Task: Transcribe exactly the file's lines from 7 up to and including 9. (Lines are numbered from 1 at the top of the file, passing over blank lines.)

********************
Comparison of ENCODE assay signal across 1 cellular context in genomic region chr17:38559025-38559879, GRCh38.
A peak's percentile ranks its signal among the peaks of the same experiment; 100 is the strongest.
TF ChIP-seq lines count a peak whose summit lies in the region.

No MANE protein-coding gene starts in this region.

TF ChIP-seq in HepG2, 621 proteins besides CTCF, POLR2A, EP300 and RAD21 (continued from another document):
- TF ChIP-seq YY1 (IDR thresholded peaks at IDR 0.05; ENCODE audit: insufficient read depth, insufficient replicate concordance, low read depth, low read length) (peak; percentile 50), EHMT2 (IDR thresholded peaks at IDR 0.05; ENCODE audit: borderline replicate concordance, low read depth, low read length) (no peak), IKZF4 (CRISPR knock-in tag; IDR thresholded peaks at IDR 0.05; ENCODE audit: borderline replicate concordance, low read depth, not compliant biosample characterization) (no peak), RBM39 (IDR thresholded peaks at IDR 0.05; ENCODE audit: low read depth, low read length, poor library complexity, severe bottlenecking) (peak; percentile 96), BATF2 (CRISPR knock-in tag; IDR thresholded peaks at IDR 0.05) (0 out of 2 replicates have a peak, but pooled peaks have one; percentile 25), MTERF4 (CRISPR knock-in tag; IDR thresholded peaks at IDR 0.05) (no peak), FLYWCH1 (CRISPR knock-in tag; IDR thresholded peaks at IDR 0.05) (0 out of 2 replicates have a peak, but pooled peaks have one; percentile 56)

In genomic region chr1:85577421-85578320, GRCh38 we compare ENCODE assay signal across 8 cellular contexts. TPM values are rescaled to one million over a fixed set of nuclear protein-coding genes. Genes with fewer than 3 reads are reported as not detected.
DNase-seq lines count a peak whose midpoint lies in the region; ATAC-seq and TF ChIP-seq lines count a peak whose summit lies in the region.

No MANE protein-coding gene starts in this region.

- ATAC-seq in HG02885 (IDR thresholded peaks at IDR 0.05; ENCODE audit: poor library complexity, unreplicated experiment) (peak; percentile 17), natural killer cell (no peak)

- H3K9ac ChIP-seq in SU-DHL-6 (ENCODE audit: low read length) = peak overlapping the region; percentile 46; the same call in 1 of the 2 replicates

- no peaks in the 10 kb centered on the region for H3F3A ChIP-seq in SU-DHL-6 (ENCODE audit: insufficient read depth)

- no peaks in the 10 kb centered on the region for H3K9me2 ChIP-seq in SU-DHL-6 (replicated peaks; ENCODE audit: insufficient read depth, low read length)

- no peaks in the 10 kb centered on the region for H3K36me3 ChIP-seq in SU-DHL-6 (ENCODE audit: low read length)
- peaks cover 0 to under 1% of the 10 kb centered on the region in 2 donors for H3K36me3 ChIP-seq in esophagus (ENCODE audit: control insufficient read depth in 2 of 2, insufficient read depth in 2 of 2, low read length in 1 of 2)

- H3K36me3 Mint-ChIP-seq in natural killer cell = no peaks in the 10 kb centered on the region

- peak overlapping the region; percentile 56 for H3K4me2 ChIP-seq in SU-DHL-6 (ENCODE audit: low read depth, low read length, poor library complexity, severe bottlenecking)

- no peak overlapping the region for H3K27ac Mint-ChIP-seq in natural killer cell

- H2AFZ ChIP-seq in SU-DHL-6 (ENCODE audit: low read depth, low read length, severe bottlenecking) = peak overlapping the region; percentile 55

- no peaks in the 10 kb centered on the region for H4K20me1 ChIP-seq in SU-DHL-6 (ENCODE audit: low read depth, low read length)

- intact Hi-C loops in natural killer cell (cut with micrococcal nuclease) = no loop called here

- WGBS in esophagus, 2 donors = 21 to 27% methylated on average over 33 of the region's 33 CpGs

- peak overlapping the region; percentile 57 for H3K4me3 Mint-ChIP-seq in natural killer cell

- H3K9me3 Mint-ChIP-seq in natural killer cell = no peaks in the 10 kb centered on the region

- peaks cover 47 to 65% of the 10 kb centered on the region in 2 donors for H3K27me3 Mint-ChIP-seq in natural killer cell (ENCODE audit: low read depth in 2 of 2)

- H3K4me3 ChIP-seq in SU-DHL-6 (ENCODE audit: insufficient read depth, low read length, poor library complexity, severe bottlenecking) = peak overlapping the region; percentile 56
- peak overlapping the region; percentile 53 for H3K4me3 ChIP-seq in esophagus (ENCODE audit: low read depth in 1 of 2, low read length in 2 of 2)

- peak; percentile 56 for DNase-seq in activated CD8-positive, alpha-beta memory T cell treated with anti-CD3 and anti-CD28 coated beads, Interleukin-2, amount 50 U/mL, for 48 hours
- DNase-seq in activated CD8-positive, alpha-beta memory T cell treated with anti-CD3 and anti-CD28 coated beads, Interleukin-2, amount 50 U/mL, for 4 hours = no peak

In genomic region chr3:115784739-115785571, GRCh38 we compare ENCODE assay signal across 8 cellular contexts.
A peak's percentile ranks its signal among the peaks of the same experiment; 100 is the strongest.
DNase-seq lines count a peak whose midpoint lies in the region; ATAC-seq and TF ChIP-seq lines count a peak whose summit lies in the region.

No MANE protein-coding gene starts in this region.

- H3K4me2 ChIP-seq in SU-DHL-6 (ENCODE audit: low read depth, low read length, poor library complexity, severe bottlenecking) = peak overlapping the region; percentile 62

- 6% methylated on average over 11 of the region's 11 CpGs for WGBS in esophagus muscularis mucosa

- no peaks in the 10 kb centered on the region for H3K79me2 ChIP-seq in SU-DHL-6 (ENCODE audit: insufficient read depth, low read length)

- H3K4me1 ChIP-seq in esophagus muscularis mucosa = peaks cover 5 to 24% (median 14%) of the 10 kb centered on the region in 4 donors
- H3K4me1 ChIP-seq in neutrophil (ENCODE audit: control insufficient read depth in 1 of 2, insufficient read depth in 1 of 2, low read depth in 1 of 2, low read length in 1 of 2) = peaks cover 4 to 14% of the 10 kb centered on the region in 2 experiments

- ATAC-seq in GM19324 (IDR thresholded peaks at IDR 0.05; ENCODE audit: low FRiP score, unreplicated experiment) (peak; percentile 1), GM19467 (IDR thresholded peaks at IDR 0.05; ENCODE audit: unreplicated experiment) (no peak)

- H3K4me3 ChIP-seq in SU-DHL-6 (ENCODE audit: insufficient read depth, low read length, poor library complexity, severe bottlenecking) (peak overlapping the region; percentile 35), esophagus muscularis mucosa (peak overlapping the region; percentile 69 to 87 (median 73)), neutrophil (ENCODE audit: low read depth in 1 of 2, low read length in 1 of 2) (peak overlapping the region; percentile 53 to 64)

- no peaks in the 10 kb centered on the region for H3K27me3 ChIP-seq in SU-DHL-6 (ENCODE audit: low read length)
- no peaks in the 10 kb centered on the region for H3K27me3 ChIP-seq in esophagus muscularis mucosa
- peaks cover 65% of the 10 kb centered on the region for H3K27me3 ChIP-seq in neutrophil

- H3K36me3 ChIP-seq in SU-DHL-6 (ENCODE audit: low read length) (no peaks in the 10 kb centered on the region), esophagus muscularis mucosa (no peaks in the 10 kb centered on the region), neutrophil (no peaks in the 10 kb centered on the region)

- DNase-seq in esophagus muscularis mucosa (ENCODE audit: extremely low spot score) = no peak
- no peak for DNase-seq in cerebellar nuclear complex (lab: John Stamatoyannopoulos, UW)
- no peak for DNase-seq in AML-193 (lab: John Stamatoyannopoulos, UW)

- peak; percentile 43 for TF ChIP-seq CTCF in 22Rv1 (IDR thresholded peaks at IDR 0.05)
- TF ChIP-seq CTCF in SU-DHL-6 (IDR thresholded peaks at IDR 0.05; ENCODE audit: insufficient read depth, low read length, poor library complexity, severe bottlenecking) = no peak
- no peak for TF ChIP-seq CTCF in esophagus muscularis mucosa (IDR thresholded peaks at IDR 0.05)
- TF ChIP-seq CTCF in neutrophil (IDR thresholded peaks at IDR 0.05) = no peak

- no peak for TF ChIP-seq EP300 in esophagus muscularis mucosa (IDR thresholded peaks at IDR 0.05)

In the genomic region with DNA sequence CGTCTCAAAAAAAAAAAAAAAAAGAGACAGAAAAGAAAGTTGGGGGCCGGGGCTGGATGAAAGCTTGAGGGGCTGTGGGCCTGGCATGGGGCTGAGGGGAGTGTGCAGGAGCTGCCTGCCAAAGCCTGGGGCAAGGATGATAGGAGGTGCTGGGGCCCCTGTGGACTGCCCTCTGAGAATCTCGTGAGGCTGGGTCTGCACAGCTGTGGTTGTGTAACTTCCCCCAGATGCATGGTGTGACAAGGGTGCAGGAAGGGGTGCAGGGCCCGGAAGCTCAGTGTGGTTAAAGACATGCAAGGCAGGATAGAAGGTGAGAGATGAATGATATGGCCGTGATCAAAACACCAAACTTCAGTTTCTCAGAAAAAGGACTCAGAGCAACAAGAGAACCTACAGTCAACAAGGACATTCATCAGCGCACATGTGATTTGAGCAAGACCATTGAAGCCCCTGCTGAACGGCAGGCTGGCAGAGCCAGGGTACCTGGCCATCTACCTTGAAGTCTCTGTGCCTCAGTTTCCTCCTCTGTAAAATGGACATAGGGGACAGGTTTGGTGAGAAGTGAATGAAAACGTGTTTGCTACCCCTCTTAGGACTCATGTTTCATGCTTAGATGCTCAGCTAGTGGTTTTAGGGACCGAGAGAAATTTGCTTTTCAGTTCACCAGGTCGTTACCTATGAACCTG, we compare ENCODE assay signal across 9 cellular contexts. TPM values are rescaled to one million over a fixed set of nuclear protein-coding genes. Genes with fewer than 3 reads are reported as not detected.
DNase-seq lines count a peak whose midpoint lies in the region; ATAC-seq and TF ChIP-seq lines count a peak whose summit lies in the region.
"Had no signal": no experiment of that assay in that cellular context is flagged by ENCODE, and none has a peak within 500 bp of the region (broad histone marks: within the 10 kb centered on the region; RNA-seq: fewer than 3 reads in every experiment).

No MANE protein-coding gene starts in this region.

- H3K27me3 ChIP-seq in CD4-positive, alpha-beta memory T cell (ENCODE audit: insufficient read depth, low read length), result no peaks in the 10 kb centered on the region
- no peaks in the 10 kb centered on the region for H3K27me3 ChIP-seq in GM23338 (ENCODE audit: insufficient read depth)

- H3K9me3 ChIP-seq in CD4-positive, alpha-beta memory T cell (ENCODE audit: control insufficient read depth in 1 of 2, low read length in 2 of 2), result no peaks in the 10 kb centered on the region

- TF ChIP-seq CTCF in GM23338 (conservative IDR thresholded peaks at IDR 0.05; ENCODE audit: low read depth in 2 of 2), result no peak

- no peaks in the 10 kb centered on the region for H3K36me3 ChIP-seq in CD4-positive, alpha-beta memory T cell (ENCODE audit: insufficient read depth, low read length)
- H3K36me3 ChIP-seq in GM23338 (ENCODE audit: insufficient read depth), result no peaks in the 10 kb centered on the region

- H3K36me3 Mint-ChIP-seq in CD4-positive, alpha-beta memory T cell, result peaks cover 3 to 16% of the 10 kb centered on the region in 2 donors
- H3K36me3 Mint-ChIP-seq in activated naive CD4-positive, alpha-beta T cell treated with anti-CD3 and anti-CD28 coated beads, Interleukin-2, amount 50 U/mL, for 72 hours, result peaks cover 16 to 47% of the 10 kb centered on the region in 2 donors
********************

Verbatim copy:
In genomic region chr1:85577421-85578320, GRCh38 we compare ENCODE assay signal across 8 cellular contexts. TPM values are rescaled to one million over a fixed set of nuclear protein-coding genes. Genes with fewer than 3 reads are reported as not detected.
DNase-seq lines count a peak whose midpoint lies in the region; ATAC-seq and TF ChIP-seq lines count a peak whose summit lies in the region.

No MANE protein-coding gene starts in this region.